As far as the dang carts go, hit me and I’ll sue. Let’s see that passenger fee pay to settle my lawsuit.

  • eBob

    I once saw two of those carts hit each other. A lot of those cart drivers seem to think that they are in the Indy 500.

    Moving walkways seem like a good idea until you start to realize how stupid some people are. It seems like every time I use one, someone stops in front of me at the end of the walkway requiring me to either run into them or make some sort of evasive maneuver. If you are not walking, please get out of the way at the end of escalators and moving walkways. I am sorry if I ran into you, but you need to understand that people coming off a moving walkway cannot stop, especially if it is crowded. That doesn’t just go for airports, either.

  • MoNgo

    Huh? Sounds like typical high fat Southern food. And what do they need plugin high tech gadgets for?

  • Frank

    Sheesh, everyone complains about unhealthy food……but are the first to line up at McDonalds, Sabarro’s pizza or Ranch 1. And they end up being the same people who occupy the golf carts, instead of disabled passengers.

    Ironic, huh?

  • DN

    I just visited IAH last week (Terminal A, US Air – yes, I know but they were surprisingly pleasant and helpful!!!) and was amazed that the nice open common areas have many columns with power plugs but the closest tables were about 10′ away. No airport lounges except for a Laptop Express style one (or whatever those things are called), but they did have a healthy snack food vendor next to the Food Court…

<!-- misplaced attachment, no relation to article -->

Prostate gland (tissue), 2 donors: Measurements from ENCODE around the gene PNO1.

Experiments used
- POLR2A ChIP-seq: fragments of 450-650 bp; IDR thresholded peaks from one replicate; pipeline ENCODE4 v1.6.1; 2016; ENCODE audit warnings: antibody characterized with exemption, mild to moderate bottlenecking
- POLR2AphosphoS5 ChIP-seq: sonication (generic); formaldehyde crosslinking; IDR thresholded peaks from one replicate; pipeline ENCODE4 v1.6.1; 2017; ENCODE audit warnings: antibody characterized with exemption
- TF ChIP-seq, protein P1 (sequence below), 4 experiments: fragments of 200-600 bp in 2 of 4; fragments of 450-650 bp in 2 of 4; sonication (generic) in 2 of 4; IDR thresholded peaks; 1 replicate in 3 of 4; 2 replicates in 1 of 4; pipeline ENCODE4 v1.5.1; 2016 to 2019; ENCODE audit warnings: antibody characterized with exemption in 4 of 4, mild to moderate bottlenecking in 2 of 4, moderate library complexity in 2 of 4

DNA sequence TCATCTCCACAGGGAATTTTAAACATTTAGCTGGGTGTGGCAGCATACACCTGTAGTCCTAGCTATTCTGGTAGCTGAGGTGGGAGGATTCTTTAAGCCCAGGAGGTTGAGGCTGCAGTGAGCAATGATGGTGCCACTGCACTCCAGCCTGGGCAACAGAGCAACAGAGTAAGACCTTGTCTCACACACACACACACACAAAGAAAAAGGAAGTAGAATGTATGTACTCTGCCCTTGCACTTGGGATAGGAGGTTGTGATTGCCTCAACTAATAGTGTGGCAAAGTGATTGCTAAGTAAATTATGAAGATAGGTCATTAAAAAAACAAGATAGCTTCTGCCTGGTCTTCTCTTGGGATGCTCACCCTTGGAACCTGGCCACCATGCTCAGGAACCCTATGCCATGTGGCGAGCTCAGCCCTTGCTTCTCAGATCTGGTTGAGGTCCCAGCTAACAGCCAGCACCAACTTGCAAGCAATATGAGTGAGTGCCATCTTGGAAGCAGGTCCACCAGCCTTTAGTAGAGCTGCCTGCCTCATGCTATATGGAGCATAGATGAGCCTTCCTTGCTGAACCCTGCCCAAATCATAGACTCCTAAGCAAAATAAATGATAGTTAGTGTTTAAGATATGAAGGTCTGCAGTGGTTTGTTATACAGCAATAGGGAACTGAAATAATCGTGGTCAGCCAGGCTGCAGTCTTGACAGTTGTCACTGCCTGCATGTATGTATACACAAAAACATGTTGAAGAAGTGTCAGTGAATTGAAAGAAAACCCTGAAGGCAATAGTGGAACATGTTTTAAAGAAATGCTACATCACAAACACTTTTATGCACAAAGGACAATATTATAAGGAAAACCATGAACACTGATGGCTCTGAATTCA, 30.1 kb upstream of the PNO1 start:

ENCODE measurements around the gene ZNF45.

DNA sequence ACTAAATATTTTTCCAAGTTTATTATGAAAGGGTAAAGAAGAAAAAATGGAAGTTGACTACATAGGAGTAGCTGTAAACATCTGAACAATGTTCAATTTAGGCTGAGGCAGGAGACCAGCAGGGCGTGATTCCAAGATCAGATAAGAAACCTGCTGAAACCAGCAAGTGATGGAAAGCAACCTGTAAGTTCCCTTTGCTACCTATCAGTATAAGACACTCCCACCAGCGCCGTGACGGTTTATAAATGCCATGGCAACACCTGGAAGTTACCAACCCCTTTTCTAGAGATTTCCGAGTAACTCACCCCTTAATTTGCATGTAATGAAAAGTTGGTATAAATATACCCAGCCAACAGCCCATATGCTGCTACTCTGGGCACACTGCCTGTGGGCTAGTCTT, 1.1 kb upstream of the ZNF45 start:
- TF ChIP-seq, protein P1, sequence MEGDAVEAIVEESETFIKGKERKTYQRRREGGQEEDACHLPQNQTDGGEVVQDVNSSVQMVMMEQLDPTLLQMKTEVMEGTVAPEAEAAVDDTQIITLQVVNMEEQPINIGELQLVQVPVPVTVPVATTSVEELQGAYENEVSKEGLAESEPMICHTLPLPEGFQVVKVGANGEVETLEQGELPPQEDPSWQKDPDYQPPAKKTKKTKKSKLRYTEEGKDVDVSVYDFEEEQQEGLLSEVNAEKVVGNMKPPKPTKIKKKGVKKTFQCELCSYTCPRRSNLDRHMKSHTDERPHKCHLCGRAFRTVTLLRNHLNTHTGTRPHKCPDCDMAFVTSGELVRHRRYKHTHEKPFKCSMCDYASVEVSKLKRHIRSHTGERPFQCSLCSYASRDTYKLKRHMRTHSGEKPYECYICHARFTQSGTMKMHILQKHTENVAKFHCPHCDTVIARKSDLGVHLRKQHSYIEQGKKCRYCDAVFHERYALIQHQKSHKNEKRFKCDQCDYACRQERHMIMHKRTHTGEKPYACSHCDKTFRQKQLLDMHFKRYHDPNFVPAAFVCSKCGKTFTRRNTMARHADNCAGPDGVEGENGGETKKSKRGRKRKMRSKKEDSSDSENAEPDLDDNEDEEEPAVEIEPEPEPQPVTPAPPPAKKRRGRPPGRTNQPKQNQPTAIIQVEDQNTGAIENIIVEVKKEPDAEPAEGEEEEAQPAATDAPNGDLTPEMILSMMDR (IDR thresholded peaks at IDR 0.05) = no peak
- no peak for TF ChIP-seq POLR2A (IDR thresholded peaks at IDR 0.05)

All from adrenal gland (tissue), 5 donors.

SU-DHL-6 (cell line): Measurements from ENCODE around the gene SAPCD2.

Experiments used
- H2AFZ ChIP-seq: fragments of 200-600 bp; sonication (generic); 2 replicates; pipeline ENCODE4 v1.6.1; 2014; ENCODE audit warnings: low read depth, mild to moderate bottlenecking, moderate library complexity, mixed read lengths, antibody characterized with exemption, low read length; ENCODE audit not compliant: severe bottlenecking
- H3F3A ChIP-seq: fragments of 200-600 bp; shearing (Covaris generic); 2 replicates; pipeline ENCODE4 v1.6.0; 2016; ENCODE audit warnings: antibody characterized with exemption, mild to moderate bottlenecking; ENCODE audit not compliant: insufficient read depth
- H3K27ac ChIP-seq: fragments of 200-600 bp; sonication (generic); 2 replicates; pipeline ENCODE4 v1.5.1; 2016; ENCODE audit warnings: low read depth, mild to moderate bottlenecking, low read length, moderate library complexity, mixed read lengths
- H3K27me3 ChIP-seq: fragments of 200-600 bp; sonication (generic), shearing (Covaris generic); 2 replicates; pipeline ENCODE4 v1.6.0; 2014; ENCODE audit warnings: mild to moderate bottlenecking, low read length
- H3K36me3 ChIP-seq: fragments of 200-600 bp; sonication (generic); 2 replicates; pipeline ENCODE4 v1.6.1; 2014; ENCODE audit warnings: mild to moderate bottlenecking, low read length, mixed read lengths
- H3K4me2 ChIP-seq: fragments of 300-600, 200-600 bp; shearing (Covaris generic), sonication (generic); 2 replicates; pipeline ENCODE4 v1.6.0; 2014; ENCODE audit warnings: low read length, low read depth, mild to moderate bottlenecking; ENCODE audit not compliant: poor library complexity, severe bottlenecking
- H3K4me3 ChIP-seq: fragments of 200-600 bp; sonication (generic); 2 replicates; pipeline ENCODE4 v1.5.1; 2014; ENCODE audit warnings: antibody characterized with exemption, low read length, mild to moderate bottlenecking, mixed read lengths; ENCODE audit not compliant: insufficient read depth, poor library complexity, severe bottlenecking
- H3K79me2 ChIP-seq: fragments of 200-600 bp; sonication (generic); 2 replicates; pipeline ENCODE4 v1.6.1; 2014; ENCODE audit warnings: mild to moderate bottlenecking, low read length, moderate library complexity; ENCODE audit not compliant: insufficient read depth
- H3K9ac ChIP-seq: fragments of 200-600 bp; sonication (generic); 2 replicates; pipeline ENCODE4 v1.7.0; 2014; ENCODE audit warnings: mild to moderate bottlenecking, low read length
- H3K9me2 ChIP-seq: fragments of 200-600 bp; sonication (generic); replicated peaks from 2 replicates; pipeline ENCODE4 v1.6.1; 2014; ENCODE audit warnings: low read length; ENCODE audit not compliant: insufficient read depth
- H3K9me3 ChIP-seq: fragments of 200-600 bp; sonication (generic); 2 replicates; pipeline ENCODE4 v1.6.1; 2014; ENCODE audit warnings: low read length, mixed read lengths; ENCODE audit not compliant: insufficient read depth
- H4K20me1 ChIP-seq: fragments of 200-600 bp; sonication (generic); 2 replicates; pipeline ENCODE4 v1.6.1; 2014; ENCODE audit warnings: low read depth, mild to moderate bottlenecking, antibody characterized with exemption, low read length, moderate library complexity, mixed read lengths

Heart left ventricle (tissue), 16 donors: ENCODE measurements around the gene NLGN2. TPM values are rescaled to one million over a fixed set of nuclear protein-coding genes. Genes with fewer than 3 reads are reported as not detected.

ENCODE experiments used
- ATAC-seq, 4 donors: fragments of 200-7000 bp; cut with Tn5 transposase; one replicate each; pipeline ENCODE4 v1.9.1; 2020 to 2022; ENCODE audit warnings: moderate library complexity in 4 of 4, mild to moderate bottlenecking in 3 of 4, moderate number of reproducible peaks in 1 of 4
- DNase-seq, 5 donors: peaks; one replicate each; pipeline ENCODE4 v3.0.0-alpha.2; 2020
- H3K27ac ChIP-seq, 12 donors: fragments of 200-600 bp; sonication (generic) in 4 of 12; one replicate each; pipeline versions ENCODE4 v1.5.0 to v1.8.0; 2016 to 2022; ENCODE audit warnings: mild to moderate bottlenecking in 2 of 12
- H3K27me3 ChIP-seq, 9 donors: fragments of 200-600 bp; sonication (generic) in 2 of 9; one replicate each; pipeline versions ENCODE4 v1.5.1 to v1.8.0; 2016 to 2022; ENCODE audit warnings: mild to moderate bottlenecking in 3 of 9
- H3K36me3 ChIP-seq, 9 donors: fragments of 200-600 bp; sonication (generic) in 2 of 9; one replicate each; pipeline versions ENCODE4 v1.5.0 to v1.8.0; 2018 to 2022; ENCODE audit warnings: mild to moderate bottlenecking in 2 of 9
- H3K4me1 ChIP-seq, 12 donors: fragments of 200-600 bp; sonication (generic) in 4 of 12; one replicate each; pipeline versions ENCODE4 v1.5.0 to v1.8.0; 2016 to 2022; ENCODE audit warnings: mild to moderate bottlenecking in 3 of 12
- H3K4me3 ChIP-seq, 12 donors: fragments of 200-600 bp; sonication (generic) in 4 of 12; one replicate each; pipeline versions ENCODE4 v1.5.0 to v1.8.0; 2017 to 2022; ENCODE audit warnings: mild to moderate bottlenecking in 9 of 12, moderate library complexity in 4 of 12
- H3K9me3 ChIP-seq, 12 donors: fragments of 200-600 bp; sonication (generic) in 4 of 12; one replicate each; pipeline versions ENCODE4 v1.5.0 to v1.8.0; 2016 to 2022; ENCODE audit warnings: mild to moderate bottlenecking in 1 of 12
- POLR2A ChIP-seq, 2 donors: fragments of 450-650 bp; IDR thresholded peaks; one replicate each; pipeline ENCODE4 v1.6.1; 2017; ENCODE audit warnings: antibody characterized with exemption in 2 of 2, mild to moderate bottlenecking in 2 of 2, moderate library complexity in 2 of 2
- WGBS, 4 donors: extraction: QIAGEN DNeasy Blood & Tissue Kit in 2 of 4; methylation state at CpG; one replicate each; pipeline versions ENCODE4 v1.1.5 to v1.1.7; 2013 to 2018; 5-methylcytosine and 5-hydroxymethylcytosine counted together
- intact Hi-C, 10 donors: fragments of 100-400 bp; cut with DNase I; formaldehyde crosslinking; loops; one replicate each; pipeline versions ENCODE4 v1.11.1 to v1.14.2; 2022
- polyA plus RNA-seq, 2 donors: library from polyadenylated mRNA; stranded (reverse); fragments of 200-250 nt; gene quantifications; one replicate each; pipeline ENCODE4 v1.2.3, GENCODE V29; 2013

The nice thing about LAX is that Samsung sponsored a number of recharging stations in each terminal for use by Samsung phone users that usually have 1-2 laptops plugged into it instead.

  • Frank

    Where are the power plugs? I see several passengers with open laptops and PDAs, but not a single plug. Either the battery manufacturers paid them to not install enough plugs, or they just don’t care. You don’t have to be an airline expert to know the answer.

    Just when were most of the nation’s airports built? IAH is not a new airport. And, why should they spend money to retrofit the airport for more power plugs? Who’s going to pay for that? Who’s paying for the electricity now? And, who do they ultimately pass the increase on to……….

  • Cypress Bear

    And heaven help you if you want to eat after 8 p.m., then NOTHING is open in Terminal C. There is a cacophany from the gates being slammed down over the eatery entrances.

  • Les Wilder

    Hi, Chris,

    While I can’t speak to the absence of food choices in most airports I can say that in the matter of power outlets all is not lost.

    Waiting to fly SW from San Antonio last month we spotted nice stool-height tables with ample outlets that actually had power! My wife was able to charge her cell phone AND the laptop at the same time. Someone’s trying.

    Then there was the night when, after running our own personal Grand Prix across Orange County to catch a flight from LAX, my colleague and I found ourselves struggling to race to our gate. At LAX that can be a long run. One of those leadfoot cart drivers pulled up beside us and said, “You boys look like you’re in a hurry. Hop on”

    We did – and while I won’t say he gave us a fast ride I can swear I felt g-forces a couple of times. We hit him with a couple of fives and made our flight. No humans were harmed in the experience and I remain grateful to that porter.